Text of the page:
Most rap groups would be happy to have an album featuring Scarface, Too Short, 8Ball, E-40 and others in record stores. UGK aren't like most rap groups.
The Port Arthur, Texas, duo of Bun B and Pimp C are not pleased with Side Hustles, the UGK LP that was released last month by Jive Records, the group's longtime recording home.
"Side Hustles was basically an idea of the label's," Bun B said. "It was not a UGK idea. It was something that they tried to put together right quick. They were sitting on a few songs that they had already paid for and they felt they were sitting around on the product, so why not reissue it and make some clean cash?"
A Jive Records spokesperson did not return calls by press time.
Side Hustles contains a number of hard-to-find UGK collaborations that include songs they've done for other artists' albums or for soundtracks. Some of the material is old (the lyrics from "Cigarette" are about six years old) and some are newer (the "Dirty Dirty [Remix]" and "The Game" are from Mil's 2001 album, Street Scriptures).
By the way the album is packaged, however, Bun B is concerned that people might confuse it with a bona fide, full-fledged studio album from UGK (short for Underground Kings).
"It's not top-quality UGK. Not to say the songs aren't top quality, because everything we do is top notch, but I think it's giving people the impression that this is the fifth album by UGK and this is what Pimp and I sat down and put down to present to the public," Bun B said. "That's not what it is, and I wouldn't want people to get it twisted like that.
"Yes, there's good music on there and I'm proud of the songs that I've done. But, no I'm not proud of the way it was presented to the public," he continued. "UGK has a way of doing things. Those are all songs that we did with other people. I just want the public to know that that is not the follow-up to Dirty Money."
Dirty Money, the long-delayed fourth album from UGK, came out in 2001 but did not receive the push that an album from a group fresh from collaborating with Jay-Z on "Big Pimpin' " and Three 6 Mafia on "Sippin' on Some Syrup" would typically receive. Part of this lax promotion was the result of Pimp C's legal problems, a long-time hurdle for the group.
The charismatic rapper is now incarcerated on a probation violation, according to Bun B. Pimp C's legal team is fighting for his release and is in the middle of the appeal process.
"Hopefully we'll have him home in the next couple of months while the appeal process is going on so we can put together that fifth album that people need to hear, the right way," Bun B said.
As Bun B waits for Pimp C's legal problems to be resolved, he's working on his real side hustle, Mddl Fngz, a Houston rap group of which he is a member. The collective, whose follow-up to 2000's Live! From Da Manjah album is scheduled to arrive by the first part of 2003, represents a newer version of UGK.
"We're taking it back to a real rough, raw feel," Bun B said of Mddl Fngz. "It's nothing complicated, no complicated music or hooks. It's just raw, stripped-down music, the way music used to be done. It's music that feels right, not music that seems right or looks right because it was produced or presented this way.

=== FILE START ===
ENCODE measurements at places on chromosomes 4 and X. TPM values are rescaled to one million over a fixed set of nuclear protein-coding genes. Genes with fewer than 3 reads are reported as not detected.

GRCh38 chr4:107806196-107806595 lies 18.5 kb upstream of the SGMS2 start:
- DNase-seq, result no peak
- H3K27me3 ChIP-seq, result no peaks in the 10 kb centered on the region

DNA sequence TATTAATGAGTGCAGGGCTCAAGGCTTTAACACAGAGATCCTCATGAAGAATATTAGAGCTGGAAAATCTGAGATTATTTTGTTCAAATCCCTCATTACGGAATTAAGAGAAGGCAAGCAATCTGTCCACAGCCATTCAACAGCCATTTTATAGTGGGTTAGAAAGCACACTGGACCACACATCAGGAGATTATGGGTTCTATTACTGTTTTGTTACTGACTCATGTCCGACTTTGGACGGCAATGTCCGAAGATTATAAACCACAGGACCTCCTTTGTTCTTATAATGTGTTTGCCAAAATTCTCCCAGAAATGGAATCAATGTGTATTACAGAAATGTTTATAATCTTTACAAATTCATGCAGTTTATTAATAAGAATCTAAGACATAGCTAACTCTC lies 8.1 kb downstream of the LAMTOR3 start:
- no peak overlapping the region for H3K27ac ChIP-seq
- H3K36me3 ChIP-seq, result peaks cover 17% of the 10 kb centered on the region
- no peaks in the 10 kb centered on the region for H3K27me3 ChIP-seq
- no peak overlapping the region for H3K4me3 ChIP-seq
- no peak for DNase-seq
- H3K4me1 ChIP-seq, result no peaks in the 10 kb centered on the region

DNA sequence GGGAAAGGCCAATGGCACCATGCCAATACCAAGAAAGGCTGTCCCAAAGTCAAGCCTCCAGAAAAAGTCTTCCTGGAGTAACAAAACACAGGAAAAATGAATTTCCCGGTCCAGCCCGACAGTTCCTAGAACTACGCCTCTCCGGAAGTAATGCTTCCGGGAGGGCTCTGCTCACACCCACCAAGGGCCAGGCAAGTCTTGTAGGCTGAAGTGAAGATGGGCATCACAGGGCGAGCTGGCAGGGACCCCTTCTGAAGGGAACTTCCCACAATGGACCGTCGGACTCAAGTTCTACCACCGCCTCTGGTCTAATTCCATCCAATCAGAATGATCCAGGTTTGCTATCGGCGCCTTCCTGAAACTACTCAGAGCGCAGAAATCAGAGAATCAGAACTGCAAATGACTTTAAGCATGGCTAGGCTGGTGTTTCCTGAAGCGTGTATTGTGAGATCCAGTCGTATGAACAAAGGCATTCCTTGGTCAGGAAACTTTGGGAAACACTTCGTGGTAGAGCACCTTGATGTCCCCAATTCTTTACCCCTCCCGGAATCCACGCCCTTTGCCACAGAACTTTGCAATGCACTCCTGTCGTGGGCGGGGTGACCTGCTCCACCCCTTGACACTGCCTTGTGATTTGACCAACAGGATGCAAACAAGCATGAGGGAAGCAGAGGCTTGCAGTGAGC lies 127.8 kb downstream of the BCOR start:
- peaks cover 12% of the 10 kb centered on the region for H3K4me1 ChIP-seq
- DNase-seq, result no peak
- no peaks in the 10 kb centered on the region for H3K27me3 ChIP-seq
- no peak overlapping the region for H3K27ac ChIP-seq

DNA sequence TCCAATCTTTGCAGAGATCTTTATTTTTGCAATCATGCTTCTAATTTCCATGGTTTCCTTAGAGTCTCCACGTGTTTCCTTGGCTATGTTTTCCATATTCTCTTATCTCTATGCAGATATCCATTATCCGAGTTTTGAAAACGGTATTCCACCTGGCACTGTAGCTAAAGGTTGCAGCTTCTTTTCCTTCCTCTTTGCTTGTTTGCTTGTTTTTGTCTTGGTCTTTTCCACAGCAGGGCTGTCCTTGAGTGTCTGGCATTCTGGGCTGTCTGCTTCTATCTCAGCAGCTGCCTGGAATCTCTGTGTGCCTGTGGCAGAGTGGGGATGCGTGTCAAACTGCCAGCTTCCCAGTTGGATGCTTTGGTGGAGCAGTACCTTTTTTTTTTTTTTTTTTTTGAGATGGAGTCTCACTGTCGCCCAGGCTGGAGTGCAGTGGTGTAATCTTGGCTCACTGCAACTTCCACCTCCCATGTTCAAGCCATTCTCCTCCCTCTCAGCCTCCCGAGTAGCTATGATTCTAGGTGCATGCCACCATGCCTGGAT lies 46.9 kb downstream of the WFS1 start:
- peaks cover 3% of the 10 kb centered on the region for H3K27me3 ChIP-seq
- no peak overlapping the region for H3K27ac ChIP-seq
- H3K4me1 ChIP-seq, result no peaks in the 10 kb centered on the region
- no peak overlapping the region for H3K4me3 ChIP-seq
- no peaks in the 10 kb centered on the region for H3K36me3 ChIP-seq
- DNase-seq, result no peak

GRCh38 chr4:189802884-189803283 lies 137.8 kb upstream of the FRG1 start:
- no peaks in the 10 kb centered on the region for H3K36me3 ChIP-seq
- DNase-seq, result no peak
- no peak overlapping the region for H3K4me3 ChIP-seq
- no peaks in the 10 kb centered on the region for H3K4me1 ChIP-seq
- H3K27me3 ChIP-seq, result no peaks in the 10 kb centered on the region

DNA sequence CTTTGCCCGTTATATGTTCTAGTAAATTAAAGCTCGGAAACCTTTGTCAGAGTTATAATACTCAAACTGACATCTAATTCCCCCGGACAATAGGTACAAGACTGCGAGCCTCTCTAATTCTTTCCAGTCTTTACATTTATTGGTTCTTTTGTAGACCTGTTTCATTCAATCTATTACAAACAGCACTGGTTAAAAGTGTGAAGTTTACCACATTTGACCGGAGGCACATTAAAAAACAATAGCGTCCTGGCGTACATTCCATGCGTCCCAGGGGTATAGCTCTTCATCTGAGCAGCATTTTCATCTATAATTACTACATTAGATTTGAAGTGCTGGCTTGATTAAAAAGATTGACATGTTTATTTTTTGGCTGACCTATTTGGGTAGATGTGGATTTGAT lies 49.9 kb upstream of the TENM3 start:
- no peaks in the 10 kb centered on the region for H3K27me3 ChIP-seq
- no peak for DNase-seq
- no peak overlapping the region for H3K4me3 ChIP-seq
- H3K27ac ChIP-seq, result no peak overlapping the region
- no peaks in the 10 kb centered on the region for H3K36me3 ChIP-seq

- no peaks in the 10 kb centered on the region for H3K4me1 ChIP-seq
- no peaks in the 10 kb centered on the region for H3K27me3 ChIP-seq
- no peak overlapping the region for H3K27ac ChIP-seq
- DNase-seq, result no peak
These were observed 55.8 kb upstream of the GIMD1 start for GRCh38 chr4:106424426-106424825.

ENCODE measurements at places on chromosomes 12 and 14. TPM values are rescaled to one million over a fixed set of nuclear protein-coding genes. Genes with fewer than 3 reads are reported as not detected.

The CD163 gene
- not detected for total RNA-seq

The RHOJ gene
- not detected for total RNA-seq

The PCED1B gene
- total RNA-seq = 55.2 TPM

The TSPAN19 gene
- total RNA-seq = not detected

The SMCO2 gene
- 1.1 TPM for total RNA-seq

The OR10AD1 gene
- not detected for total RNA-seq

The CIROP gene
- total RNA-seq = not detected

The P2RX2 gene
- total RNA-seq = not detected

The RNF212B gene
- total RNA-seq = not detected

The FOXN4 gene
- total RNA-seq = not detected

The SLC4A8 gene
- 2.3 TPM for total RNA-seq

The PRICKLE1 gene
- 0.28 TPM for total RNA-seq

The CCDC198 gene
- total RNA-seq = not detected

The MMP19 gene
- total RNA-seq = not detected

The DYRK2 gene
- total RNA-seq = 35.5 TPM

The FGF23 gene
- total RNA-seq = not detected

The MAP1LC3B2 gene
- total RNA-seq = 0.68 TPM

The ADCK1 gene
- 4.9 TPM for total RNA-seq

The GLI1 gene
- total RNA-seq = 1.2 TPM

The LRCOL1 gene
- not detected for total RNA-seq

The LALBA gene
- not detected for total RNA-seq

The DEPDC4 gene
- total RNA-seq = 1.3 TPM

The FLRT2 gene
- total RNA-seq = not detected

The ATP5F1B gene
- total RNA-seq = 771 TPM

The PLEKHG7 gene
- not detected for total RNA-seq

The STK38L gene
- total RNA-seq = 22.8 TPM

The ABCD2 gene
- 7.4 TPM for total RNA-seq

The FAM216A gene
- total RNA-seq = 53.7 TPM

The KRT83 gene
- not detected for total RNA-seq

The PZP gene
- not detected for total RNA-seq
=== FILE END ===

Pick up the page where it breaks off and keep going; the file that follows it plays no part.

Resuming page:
"Too much of the music right now, the thought process is to what is going to be done after the music," Bun B continued. "How is the product going to be promoted? Who's going to be on the album? We're just trying to concentrate on making real music."
Pimp C's legal fate will determine the course of UGK's next album. Bun B said he hopes his partner in rhyme can make the Dirty Money follow-up with him, but that if Pimp C loses his appeal and has to serve a few years in prison, Bun B said he has enough material to make a real UGK album on his own.
A long-time underground favorite, UGK debuted in 1992 with Too Hard to Swallow. They later released what most Southern rap fans consider to be a classic with 1996's Ridin' Dirty. Their subsequent collaborations over the years solidified their position as one of the most respected rap groups in the South, even if their profile in the rap industry was lower than Craig Mack's after he left Bad Boy. Jay-Z, Three 6 Mafia, Scarface, Ludacris and others were big fans of the pair and have featured UGK on their own albums, showcasing Bun B and Pimp C's distinctive Southern street reportage.
"UGK is a 10-year legacy of representing the unseen, the unheard, the untold, the unspoken of the South," Bun B said. "We speak for those who don't have a voice down here. Those people want to be represented just like everybody else and that's what we do."
It's something UGK does regularly, including on Side Hustles. There, on "The Corruptor's Execution," they pay homage to legendary West Coast rap group Above the Law by reworking the crew's "Another Execution."
"We always wanted to do some Above the Law," Bun B said. "That's what we came up on, sh-- like Above the Law and DJ Quik, the Geto Boys. That was it for us. We want to bring OG n---as up every now and then. Cats be forgetting. Like WC, you've got to have respect for the OG.
"I always give love back, because those records meant a lot to me and that's why I'm doing what I do. Instead of building off the Isley Brothers or whatever, I can build off this old rap sh--. I'm respecting my elders."